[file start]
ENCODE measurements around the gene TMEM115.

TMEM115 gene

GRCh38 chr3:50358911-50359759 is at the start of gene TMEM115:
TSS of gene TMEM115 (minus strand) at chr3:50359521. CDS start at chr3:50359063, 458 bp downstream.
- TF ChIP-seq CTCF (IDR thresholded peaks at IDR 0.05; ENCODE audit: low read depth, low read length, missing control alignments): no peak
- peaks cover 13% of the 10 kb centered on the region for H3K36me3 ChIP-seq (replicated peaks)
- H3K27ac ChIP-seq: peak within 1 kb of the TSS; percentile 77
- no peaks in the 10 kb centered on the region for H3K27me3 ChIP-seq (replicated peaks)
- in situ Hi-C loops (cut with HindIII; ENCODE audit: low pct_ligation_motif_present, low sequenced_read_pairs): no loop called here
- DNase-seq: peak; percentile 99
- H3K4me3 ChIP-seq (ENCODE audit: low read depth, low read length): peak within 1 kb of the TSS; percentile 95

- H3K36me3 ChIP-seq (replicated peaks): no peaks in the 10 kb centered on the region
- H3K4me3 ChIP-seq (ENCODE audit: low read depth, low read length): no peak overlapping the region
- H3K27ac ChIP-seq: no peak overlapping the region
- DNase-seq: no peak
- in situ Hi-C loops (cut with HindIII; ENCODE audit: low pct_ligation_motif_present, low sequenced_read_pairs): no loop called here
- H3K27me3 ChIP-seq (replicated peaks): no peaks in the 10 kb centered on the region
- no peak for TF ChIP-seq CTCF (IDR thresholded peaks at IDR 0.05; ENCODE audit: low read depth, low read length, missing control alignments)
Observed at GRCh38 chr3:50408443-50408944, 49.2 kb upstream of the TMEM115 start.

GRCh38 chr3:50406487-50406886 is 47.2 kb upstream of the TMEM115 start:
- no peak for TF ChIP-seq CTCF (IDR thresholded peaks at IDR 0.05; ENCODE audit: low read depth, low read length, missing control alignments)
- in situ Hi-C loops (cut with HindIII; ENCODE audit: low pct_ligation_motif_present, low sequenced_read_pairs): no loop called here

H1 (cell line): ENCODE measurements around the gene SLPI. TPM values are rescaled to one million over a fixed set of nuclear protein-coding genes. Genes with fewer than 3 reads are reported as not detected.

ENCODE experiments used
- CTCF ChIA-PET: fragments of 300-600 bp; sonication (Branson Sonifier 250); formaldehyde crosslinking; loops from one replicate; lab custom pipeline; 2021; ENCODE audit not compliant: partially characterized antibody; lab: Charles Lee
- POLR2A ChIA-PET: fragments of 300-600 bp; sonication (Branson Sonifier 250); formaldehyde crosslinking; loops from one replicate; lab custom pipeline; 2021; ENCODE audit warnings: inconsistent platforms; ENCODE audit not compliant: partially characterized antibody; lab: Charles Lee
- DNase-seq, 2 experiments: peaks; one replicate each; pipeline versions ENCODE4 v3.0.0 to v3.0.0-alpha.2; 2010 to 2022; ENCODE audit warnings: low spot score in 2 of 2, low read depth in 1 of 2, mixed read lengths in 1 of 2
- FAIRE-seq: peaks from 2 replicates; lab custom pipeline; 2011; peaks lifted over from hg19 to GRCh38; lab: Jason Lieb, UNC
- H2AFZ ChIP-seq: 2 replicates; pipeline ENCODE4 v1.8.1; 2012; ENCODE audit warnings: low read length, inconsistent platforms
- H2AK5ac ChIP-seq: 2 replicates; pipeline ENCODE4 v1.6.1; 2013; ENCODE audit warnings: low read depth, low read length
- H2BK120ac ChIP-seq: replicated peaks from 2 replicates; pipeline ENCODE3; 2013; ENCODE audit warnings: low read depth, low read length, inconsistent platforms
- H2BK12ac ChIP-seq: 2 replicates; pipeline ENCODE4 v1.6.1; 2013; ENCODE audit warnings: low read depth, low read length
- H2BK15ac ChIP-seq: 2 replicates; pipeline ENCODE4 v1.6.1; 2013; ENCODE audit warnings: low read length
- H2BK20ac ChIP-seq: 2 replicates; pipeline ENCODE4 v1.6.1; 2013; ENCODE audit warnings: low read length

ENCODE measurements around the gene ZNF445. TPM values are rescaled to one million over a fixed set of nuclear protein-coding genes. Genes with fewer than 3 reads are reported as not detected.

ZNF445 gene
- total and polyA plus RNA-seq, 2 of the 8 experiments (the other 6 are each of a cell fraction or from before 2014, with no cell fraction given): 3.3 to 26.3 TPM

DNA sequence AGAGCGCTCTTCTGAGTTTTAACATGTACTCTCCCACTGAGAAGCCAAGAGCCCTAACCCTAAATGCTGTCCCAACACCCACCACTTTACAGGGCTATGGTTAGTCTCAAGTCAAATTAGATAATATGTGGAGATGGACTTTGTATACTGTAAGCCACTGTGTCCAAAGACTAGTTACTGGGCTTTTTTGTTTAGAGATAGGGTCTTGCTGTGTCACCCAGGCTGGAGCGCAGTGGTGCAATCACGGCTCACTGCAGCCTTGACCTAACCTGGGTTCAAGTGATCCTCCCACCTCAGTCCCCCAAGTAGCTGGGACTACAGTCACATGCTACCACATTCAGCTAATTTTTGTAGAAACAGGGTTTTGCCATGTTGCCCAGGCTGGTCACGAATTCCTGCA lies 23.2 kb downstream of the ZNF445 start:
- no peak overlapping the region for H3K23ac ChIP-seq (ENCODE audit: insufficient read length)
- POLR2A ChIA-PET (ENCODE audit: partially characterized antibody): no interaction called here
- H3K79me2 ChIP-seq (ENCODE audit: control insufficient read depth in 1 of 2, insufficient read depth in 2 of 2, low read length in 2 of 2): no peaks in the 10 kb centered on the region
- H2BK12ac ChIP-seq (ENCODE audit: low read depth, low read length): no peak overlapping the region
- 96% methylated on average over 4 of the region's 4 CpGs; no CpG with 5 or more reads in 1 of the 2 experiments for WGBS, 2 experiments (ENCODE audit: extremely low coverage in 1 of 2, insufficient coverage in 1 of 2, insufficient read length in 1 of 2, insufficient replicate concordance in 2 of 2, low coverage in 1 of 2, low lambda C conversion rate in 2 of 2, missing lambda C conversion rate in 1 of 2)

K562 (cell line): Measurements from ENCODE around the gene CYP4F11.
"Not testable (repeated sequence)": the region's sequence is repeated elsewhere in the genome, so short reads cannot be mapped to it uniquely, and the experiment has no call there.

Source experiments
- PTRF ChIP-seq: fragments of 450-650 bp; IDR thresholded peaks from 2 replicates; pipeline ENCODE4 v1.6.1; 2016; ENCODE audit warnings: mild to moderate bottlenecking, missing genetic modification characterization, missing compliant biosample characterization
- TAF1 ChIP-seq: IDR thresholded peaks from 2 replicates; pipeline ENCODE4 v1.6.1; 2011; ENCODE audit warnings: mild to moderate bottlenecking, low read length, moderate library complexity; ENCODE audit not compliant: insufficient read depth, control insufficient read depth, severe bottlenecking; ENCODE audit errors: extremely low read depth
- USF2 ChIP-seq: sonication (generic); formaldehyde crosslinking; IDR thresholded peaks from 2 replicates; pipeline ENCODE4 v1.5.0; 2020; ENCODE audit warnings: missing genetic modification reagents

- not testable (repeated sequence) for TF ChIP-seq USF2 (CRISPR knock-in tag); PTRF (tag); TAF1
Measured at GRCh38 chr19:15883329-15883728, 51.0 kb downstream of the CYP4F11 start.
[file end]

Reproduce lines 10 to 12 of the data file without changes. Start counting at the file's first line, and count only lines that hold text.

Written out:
- DNase-seq: peak; percentile 99
- H3K4me3 ChIP-seq (ENCODE audit: low read depth, low read length): peak within 1 kb of the TSS; percentile 95

- H3K36me3 ChIP-seq (replicated peaks): no peaks in the 10 kb centered on the region